Despite its link to now-closed Silk Road, an anonymous Internet marketplace for illegal drugs like heroin and cocaine and criminal activities such as murder for hire, Bitcoin users think the controversy may help the internet currency grow into the mainstream.
Supporters say using Bitcoins offers benefits including lower fraud risk and increased privacy, though critics argue the anonymity it offers makes the currency a magnet for drug transactions, money-laundering and other illegal activities.
"The short answer of what is a Bitcoin is that it is the currency of the Internet. It's digital currency that people can use just like they use cash. Except they don't have to be right across the table from each other. They can be anywhere in the world. It's entirely borderless," explained Marco Santori, a business lawyer and Chairman of the Bitcoin Foundation's Regulatory Affairs Committee.
Santori said although Bitcoin transactions are private, they are not completely anonymous.
"People who really know the technology, they refer to it as 'pseudonymous'. So transactions are not anonymous. They can be private in that you might not know who you are transacting with on the other side of the world, but everybody in the world knows you made that transaction," said Santori.
On Wednesday (October 2), The Federal Bureau of Investigation (FBI) announced it shut down "Silk Road," and arrested its alleged owner, Ross William Ulbricht, 29, known online as "Dread Pirate Roberts," in San Francisco.
The site, which has operated since early 2011, also offered tutorials on hacking ATM machines, contact lists for black market connections and counterfeiters, and guns and hit men for sale, according to the charges.
More than 900,000 registered users of the site bought and sold drugs using the digital currency Bitcoin. In recent media reports about the growing popularity of Bitcoin, the Silk Road website has emerged as part of a darker side to the use of digital currencies.
Santori said it is a mistake to try to use Bitcoins to hide criminal activity.
"It's a terrible tool for money laundering. And it's a terrible tool for criminal activity either. Now that the Silk Road has been shut down, I think that people have really telegraphed their confidence in that statement. Without the Silk Road, people still want Bitcoins. Even without the Silk Road, it's more expensive now to get a bit coin then it was before. I think people saw Silk Road as real weight on the leg of Bitcoin moving toward mass adoption and now that's been released."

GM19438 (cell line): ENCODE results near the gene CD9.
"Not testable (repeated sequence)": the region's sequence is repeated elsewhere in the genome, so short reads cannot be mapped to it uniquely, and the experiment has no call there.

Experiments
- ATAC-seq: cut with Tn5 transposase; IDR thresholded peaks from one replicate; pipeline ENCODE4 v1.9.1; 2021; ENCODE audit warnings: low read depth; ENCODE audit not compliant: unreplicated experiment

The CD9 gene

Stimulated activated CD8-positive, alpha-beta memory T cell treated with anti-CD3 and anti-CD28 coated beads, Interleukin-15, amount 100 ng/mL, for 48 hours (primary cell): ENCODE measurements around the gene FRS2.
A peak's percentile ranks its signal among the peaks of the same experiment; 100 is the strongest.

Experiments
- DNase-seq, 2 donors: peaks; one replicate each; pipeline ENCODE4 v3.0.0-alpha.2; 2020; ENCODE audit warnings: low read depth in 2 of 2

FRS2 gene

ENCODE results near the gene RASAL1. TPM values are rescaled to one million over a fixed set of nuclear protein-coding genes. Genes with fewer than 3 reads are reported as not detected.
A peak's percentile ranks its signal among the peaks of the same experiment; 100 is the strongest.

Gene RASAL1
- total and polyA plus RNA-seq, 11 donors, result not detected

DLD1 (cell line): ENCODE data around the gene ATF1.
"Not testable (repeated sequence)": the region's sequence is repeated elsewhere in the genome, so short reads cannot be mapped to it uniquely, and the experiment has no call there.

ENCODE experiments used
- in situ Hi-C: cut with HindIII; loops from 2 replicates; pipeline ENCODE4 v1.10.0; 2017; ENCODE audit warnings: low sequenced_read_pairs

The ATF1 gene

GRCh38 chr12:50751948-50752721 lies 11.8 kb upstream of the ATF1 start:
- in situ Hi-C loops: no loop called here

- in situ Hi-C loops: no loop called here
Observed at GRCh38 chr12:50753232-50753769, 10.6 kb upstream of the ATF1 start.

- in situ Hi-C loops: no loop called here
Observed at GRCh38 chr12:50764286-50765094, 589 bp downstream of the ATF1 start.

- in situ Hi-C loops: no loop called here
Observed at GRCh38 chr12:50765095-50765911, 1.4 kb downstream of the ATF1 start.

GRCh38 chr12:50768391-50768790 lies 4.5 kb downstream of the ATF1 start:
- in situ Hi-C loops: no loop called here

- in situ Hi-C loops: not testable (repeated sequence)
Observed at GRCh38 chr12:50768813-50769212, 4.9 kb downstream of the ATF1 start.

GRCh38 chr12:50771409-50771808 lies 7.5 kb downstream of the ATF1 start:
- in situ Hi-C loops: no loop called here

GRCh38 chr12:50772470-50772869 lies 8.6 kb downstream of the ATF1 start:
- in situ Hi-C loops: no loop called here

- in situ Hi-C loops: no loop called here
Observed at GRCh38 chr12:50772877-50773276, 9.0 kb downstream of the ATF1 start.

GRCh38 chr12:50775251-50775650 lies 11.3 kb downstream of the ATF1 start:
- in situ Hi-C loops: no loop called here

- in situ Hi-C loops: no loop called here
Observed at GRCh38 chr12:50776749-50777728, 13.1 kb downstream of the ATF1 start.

While Bitcoins, which are not backed by a government or central bank, have begun to gain a footing among some businesses and consumers, they have yet to become an accepted form of payment on the websites of major retailers such as Amazon.com.
And like paper money, Bitcoin is a regulated currency.
"Bitcoin is in fact heavily regulated. It is very heavily regulated. Those who exchange Bitcoins for other digital currencies or exchange Bitcoins for dollars are money transmitters under the Bank Secrecy Act. And so they have to register with the federal government, report suspicious activity, record, collect and verify and under some circumstances customer information, just like a bank does," said Santori.
Bitcoin fees are lower than most bank fees, which makes it attractive to many consumers.
Fees charged by Bitcoin firms are typically far less than those charged by banks, credit card companies or other online payment processors. Coinbase charges merchants a 1 percent fee to convert Bitcoin into local currencies, but is currently waiving it for the first $1 million (USD).
Atlanta-based BitPay charges a flat 0.99 percent fee. The firm, which has raised $2.7 million, said over 10,000 approved merchants in 164 countries use its platform to accept Bitcoin payments.
"Really, I see a future, not too far off, where people really have a meaningful choice in currency. They have a choice in the way that they transact. They don't have to have.. They don't always have to send dollars or some derivative of a dollar. They can send a Bitcoin," added Santori.
With the arrest of Ulbricht, the FBI is now the latest holder of Bitcoins.
According to the charges against Ulbricht, Silk Road generated sales of more than 9.5 million Bitcoins, roughly equivalent to $1.2 billion. There are currently about 11.8 million Bitcoins in circulation.
With Ulbricht's arrest, authorities said they seized $3.6 million worth of Bitcoins.